Strange: We have recently published a series of posts that talk about the future for increased reality. In one section, I talk about the differences between AR and VR and why we should regard them as two distinct and most distinct areas of user cases.
In this area, a somewhat annoying substance that continues to come up is the idea of a hybrid device that combines both techniques into one product. But when I hear it, for me, what always comes to mind is a hovercraft. I mean we can make a vehicle that travels on both land and water, but that doesn't mean it's the most convenient device to spend time and attention on hybrid use. I am thinking that, at least in the short term, a hybrid VR / AR device is an impractical setting. But I think many people hope for a hybrid device so that it will be easier to sell various VR and AR solutions and platforms.
Perhaps in 15 years, when everything has become smaller in terms of components and form factors, it has changed, the technology will make it more feasible, but right now, let's say the next decade, it just seems like the wrong attitude. What do you think?
Inbar: I agree completely. I think right now it is almost a waste of time to talk about a hybrid device because it is not relevant. There are two different units and two different use cases. But as you said, sometime in the future, 15, 20, 50 years, I imagine a point where you can open your eyes to do AR and close your eyes to do VR.
Strange: Last year's AWE event was a pretty good representation of established industry players and new launches in AR space. But while I have attended a large number of technical conferences for many years, I have just started coming to AWE events, so my perspective is probably very different from yours. Give me a sense of how the event has changed through your own lens as the founder of the past decade.
Inbar: In the beginning it was just the enthusiasts. But now it is a completely different world. I look back at the companies and the people who participated in the first event, and it is interesting that there were some companies and Fortune 1000 companies. Like Boeing and Lockheed Martin, they were some of the first pioneers to try AR and VR, so they were there in the first year to check what happened.
But now I think that the last couple of years, the big change you see due to many return projects showing significant uses for business, there are a large number of companies that go into this event to really check out the latest solutions whether it is small glasses that target companies or software solutions that target the company – stock picking, remote service – all such cases that are very mature than you saw before.
What we hear from exhibitors is that they go to CES because it is mandatory, and they go to the Mobile World Congress because it is such a big event. But when they go to AWE, one hundred percent of the audience is relevant to them, either as customers or partners, hiring or just getting people inspired.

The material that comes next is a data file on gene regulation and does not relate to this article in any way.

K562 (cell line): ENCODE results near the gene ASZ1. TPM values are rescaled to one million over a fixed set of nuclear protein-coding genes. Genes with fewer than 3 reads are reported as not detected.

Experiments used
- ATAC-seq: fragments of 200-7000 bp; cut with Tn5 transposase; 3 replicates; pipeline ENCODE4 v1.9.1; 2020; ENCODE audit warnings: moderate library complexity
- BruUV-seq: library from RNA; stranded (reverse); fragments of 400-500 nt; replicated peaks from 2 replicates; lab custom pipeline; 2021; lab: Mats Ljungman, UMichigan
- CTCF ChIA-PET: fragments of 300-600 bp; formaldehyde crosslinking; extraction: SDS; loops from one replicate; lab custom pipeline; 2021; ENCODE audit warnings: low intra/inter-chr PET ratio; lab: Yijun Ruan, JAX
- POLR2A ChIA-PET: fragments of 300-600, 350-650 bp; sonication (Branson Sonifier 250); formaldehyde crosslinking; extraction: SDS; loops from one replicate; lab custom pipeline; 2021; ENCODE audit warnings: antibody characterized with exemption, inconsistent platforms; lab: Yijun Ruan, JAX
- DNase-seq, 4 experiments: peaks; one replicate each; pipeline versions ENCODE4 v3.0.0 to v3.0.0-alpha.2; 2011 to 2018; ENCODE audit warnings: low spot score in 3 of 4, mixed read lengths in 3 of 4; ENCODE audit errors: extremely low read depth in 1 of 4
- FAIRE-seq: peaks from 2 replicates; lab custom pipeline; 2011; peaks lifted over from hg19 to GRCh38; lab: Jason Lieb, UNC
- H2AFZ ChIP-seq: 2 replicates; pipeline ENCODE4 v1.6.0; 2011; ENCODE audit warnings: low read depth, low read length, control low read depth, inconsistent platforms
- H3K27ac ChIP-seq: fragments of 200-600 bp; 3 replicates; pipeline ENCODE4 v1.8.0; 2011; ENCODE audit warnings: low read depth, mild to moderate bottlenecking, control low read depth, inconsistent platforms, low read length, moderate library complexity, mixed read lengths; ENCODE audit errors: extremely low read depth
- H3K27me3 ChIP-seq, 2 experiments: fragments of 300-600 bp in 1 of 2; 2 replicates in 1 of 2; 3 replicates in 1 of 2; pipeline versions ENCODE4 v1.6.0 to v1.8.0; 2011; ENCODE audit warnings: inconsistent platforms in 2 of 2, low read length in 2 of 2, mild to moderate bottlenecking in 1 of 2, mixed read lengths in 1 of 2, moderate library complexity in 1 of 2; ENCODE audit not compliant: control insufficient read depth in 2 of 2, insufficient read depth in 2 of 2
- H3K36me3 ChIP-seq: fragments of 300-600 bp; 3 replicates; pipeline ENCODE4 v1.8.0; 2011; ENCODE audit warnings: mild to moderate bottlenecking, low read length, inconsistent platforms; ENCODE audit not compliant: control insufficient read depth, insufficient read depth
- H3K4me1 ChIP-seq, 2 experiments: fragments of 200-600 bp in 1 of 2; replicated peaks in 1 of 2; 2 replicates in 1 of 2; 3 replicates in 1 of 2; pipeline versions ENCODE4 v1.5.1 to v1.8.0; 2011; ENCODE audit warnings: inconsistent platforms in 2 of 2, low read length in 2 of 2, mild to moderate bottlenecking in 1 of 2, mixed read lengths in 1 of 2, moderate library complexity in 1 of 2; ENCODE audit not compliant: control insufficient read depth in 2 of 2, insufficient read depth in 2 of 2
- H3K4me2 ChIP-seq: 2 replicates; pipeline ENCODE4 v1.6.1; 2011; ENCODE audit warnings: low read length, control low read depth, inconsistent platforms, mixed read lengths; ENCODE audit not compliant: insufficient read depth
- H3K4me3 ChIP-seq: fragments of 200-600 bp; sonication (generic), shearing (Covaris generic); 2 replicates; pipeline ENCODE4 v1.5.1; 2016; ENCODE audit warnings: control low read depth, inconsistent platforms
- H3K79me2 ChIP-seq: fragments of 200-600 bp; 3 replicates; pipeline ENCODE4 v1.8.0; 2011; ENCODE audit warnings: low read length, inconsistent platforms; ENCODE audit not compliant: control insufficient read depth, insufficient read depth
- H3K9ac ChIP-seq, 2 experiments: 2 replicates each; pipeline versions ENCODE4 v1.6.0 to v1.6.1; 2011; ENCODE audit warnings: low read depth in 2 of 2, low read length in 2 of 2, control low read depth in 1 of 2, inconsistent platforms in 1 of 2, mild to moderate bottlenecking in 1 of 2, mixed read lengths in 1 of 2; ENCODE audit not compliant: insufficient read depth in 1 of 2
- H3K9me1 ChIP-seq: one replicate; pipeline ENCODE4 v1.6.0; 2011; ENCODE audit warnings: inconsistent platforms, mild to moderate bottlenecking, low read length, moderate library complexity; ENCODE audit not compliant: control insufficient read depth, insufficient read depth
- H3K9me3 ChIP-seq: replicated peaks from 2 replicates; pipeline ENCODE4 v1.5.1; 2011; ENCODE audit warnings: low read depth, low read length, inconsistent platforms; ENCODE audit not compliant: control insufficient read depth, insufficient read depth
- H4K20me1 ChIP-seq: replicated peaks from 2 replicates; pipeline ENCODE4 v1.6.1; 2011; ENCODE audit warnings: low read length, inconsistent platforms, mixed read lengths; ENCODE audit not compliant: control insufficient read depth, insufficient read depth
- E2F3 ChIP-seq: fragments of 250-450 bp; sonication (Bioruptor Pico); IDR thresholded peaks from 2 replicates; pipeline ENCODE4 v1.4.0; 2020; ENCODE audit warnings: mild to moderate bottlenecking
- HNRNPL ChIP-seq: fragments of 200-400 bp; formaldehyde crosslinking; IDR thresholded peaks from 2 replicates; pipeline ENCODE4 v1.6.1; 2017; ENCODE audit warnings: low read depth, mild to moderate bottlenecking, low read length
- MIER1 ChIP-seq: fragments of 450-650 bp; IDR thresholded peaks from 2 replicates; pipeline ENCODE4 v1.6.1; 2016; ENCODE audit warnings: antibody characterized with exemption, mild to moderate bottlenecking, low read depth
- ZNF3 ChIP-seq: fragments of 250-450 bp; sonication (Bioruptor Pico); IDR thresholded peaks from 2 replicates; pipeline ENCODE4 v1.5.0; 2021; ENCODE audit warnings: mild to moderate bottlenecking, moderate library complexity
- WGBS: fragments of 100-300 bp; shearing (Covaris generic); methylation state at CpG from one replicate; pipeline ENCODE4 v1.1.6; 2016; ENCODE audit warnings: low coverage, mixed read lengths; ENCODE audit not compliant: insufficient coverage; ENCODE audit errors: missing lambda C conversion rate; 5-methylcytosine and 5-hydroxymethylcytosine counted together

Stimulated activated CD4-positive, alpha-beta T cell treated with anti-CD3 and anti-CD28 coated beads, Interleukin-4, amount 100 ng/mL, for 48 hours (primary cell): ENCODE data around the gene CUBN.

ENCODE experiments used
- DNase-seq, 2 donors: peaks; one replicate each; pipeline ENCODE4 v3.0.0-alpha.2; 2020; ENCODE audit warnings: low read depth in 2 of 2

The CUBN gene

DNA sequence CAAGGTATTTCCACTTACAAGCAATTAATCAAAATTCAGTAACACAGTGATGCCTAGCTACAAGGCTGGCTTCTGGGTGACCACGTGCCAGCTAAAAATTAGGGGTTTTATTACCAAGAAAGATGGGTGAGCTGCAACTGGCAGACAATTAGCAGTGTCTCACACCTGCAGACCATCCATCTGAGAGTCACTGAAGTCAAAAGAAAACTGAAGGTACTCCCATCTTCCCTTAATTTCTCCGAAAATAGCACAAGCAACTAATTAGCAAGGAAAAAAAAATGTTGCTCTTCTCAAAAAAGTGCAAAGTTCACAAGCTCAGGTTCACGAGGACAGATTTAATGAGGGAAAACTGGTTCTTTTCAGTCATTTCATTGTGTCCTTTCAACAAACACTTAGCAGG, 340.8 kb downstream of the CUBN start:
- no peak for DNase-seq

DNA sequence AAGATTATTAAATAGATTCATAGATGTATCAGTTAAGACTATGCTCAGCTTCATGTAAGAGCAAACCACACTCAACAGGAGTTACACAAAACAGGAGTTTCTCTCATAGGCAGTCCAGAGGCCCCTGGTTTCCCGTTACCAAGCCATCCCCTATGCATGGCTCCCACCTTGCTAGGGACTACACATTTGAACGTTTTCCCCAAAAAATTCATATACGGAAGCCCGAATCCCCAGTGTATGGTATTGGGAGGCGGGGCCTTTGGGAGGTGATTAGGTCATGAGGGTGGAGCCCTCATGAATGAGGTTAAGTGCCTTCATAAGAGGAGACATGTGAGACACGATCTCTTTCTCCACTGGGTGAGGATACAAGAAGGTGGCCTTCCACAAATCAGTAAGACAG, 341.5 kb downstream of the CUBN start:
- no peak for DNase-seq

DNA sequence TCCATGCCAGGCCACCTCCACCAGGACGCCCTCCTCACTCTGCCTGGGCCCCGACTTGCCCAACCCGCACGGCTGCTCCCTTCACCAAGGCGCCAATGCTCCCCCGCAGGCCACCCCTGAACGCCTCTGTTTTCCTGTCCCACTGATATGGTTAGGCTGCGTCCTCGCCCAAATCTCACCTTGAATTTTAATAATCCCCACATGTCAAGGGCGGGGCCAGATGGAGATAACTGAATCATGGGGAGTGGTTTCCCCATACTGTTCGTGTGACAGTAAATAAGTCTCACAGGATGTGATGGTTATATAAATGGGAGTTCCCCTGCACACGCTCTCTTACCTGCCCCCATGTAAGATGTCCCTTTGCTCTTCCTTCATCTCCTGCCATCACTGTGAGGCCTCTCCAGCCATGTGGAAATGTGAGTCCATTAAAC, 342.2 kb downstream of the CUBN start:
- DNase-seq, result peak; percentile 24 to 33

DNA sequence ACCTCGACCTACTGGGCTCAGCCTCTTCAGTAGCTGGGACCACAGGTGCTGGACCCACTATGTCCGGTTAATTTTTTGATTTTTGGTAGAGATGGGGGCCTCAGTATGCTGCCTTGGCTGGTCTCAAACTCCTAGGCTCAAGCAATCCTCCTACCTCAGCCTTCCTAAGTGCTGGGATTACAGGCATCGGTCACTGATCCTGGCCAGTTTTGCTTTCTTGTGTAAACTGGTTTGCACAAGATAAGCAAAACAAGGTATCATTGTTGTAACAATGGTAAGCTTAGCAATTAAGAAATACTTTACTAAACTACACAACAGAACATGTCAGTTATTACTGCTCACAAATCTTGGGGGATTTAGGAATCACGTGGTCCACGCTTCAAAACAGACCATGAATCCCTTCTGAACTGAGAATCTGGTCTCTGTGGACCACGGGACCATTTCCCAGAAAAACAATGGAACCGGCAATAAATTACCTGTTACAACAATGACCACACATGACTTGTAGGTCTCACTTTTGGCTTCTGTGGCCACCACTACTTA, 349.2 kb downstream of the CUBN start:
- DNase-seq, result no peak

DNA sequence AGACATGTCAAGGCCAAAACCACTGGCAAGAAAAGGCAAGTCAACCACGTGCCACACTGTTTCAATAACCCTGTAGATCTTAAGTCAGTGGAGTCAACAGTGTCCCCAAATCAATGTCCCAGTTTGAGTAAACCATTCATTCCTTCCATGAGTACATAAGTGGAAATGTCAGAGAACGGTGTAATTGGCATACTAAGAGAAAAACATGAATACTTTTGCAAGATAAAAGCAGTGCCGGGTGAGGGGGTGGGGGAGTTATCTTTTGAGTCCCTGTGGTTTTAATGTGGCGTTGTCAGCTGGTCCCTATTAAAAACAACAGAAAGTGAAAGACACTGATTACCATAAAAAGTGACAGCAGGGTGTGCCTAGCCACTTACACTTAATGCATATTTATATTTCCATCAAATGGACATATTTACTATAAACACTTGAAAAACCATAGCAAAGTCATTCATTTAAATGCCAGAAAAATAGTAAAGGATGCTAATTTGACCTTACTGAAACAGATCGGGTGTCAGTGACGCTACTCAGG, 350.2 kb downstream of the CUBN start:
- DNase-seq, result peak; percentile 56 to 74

Strange: It leads to something else I wanted to get into, which is something we think of a lot here at Next Reality. Right now we are still looking at AR as edge technology, but within the next five years, with the advent of Apple's AR smartglasses, as well as other solutions, AR and the software that drives it are becoming more common. At that time, conferences such as CES and others are beginning to double on their interaction with AR as an industry. What are you doing then?
Inbar: It's a good question we are starting to think about. I came into this for not being in business. I am an entrepreneur. My goal, my passion, is to see this industry become commonplace. So, essentially, when it becomes commonplace, you can say that our job is clear. But there will still be a need to renew and direct the industry towards the potential of the spatial industry. I think it's probably like a 10-year trip from today.
Strange: Yes it reminds me of what happened to the Macworld conference. When Apple began to hold its own events, the Macworld conference seemed to be confusing rather than inventing it. It is, of course, a brief way to look at it, there are other factors involved, but I don't think it necessarily needs to disappear. So I guess that is the overall strategy for both of us, which will evolve as space develops into the ordinary.
Inbar: Exactly. I think there is always room for innovation, especially with spatial computers where we are in the very first stages. We need to develop a new visual approach that I do not believe we have yet. What does it mean to interact in a world where everything is visual and around you, and not on a two-dimensional screen? So there is a lot to do there.
Strange: On the theme of the conference, I have had some discussions with women in the in-depth calculation space on how things look when it comes to representation at VR conferences against AR events. From my vantage point, it seems as if I meet more women in leadership positions and in the spotlight on VR events (founders, developers, enthusiasts, etc.), but it seems less so on strict AR events.